Canfield psychiatrist first Valley provider awarded medical mari - WFMJ.com News weather sports for Youngstown-Warren Ohio

Canfield psychiatrist first Valley provider awarded medical marijuana license

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CANFIELD TWP., Ohio -

One Valley psychiatrist made the first list of doctors awarded licenses to recommend medical marijuana to patients in the state. 

Dr. Rajendra Koirala, who currently practices at Northeast Behavioral Health in Canfield, was the only Valley doctor on a list of physicians who received their licenses in order to potentially prescribe medical marijuana to patients. 

Dr. Koirala, a licensed psychiatrist, received his medical license through the Ohio State Medical Board in 2008, after completing an internship in psychiatry at Drexel University.  

Since then, Dr. Koirala has become affiliated with several locations throughout the Valley. 

Beginning in September, when Ohio's medical marijuana program is slated to begin, Dr. Koirala will be able to potentially prescribe pot to patients out of his Starr's Centre Drive location. 

An office manager at Northeast Behavioral Health told 21 News that they are already planning on Dr. Koirala being in the office and additional day every week. The manager said they plan to take the whole process one step at a time since everything is so brand new. 

A separate, but related LLC which sits next door to the psychiatry office, named Heaven and Herbs will be used to fill prescriptions for patients. 

Mercy Health responded to queries saying Dr. Koirala is not employed through their system, but is listed as one of their network providers. 

When asked for a statement on Dr. Koirala's new licensure Mercy Health responded to 21 News saying:

 "We understand that Ohio-based physicians who wish to prescribe marijuana must undergo a two-hour training program offered by the State of Ohio and only allows physicians to recommend the substance, not prescribe. Marijuana remains illegal under Federal law and the Federal government has indicated it will enforce federal laws against the drug in states that have decriminalized its production and sale, including for medical purposes. Given that, Mercy Health is not at this time asking its physicians to undergo the two-hour training program."

Lists of additional prescribers licensed to recommend medical marijuana are expected to be released on a monthly basis as applications get approved, according to the State Medical Board. 

In order to be licensed to provide medical marijuana referrals, physicians must hold an active, unrestricted MD or DO license from the State Medical Board of Ohio.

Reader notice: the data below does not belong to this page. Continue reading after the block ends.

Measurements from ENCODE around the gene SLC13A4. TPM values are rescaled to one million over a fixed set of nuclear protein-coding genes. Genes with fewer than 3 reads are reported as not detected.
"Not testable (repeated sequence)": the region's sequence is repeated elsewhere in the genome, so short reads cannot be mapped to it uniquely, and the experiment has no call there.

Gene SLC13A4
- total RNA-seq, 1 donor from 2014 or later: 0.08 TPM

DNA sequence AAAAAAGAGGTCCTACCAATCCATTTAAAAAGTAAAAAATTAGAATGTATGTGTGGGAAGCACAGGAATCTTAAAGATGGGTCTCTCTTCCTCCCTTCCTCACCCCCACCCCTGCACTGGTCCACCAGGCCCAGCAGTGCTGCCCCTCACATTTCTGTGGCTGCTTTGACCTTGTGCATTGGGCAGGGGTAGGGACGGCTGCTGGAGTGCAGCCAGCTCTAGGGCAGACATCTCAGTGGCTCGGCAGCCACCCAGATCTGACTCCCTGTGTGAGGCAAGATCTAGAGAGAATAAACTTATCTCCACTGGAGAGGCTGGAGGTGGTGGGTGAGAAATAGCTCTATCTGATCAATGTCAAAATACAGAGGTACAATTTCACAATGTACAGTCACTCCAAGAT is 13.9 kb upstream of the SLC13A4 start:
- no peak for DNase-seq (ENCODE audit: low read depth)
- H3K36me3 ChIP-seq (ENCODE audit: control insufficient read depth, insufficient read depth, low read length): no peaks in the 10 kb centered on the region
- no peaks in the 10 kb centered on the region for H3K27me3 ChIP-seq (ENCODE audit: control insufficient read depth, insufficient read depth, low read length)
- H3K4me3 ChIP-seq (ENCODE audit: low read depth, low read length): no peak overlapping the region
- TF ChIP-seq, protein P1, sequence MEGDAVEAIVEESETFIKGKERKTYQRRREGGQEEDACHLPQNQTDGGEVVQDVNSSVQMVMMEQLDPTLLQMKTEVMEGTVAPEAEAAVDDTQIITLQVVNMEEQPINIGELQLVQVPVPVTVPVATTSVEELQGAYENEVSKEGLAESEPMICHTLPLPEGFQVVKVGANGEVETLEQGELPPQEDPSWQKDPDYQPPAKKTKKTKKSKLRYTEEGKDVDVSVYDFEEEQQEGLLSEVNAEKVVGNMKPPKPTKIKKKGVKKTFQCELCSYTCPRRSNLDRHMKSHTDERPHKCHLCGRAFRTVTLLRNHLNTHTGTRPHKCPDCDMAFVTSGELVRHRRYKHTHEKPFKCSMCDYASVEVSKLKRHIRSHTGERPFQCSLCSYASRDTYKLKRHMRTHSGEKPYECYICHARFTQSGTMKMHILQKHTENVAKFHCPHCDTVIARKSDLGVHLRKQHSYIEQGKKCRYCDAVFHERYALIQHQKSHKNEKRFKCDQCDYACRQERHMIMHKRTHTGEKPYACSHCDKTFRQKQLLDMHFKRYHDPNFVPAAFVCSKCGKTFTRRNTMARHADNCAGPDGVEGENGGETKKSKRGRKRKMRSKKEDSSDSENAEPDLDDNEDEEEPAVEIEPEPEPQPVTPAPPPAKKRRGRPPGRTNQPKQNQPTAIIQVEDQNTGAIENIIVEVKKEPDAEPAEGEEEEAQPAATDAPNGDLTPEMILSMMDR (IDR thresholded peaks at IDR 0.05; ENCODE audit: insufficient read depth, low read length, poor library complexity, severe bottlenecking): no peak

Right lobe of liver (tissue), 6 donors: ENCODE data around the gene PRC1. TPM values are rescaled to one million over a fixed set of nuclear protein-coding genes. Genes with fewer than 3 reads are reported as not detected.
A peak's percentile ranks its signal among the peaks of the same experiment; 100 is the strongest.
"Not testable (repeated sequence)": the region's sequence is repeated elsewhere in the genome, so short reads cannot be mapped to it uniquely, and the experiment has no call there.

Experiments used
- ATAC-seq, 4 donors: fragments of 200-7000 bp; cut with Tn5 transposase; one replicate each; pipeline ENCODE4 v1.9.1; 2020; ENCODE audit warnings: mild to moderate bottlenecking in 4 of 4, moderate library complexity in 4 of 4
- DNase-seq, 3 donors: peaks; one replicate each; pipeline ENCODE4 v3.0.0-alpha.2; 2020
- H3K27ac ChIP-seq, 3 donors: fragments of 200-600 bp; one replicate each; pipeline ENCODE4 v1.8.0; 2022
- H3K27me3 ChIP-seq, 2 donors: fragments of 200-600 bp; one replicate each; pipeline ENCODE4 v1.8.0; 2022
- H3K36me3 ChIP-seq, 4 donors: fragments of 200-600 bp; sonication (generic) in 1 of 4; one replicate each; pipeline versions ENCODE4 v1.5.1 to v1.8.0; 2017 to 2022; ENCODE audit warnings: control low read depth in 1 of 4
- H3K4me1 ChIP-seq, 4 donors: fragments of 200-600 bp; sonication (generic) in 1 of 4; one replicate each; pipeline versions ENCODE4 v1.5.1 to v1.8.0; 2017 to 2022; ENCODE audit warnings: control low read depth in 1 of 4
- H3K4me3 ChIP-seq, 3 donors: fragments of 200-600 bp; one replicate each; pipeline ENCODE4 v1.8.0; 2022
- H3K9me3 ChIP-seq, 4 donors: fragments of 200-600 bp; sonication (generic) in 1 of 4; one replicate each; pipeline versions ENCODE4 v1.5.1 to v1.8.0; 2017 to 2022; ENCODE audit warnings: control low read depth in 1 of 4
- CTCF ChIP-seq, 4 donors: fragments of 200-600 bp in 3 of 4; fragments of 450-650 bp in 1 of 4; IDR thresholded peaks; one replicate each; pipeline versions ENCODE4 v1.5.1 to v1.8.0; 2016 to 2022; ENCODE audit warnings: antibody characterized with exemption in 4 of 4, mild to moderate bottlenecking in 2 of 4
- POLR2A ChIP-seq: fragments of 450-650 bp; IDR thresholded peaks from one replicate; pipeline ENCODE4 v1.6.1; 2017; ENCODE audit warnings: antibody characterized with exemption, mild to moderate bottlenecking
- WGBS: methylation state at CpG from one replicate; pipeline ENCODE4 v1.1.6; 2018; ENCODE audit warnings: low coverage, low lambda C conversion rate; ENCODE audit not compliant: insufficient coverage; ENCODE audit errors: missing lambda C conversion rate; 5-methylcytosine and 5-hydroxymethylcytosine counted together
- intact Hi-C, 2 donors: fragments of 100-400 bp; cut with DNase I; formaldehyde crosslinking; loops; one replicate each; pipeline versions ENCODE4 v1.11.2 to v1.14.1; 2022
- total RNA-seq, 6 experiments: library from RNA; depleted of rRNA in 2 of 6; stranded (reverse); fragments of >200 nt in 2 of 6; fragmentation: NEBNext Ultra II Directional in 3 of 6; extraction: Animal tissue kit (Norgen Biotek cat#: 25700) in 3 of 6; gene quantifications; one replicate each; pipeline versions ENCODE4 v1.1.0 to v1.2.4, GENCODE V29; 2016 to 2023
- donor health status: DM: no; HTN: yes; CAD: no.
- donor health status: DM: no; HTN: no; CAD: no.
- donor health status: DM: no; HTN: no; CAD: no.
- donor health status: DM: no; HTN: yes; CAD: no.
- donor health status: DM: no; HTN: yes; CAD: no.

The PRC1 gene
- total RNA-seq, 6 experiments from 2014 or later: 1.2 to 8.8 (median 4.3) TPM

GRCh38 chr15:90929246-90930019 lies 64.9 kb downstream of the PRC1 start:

Additionally, physicians who apply will need to complete at least two hours of continuing medical education that will assist in diagnosing qualifying conditions, treating those conditions with medical marijuana and possible drug interactions. 

Doctors will then need to renew their licenses when their license to practice as a physician or osteopathic physician is renewed or restored. For renewal, they must also complete two-hours of continuing education classes in medical marijuana annually. 

Those who to apply to become certified recommenders for medical marijuana cannot have any part in the ownership or an investment interest with medical marijuana companies, dispensaries, or cultivators. 

Certified physicians may recommend medical marijuana only for the treatment of a qualifying medical condition. 

Under Ohio law, all of the following are qualifying medical conditions:

AIDS
amyotrophic lateral sclerosis
Alzheimer's disease
cancer
chronic traumatic encephalopathy
Crohn's disease
epilepsy or another seizure disorder
fibromyalgia 
glaucoma
hepatitis C
inflammatory bowel disease
multiple sclerosis
pain that is either chronic and severe or intractable
Parkinson's disease
positive status for HIV
post-traumatic stress disorder
sickle cell anemia
spinal cord disease or injury
Tourette's syndrome
traumatic brain injury
ulcerative colitis

The state of Ohio has also awarded one million dollars to a New Jersey company to operate a toll-free helpline for patients, caregivers, and doctors using Ohio's new medical marijuana program. 
 

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